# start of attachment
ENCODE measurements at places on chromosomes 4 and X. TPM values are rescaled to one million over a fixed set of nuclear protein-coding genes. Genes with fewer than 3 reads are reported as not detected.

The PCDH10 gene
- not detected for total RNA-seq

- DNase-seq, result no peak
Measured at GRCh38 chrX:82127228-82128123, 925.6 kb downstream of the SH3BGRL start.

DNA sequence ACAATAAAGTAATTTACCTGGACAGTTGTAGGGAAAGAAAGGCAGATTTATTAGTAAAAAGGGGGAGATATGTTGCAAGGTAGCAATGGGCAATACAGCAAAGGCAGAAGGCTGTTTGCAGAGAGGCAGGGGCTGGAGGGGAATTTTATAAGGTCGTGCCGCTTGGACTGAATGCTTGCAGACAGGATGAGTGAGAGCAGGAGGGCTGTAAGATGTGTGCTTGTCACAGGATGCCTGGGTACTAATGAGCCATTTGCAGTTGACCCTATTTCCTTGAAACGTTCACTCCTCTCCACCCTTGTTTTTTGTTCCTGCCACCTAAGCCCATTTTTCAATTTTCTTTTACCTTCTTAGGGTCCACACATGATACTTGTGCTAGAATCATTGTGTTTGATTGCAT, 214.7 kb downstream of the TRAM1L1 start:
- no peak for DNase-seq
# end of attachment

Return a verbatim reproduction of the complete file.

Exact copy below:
ENCODE measurements at places on chromosomes 4 and X. TPM values are rescaled to one million over a fixed set of nuclear protein-coding genes. Genes with fewer than 3 reads are reported as not detected.

The PCDH10 gene
- not detected for total RNA-seq

- DNase-seq, result no peak
Measured at GRCh38 chrX:82127228-82128123, 925.6 kb downstream of the SH3BGRL start.

DNA sequence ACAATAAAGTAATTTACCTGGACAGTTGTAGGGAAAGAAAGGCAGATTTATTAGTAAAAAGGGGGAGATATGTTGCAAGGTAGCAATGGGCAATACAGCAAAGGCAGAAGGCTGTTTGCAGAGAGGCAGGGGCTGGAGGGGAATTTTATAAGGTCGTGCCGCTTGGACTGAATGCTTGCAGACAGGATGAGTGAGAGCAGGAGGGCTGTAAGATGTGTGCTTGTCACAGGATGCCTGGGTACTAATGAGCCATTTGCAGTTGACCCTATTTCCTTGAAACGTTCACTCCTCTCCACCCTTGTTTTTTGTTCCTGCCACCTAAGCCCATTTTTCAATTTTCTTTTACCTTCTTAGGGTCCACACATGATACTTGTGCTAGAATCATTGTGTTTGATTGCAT, 214.7 kb downstream of the TRAM1L1 start:
- no peak for DNase-seq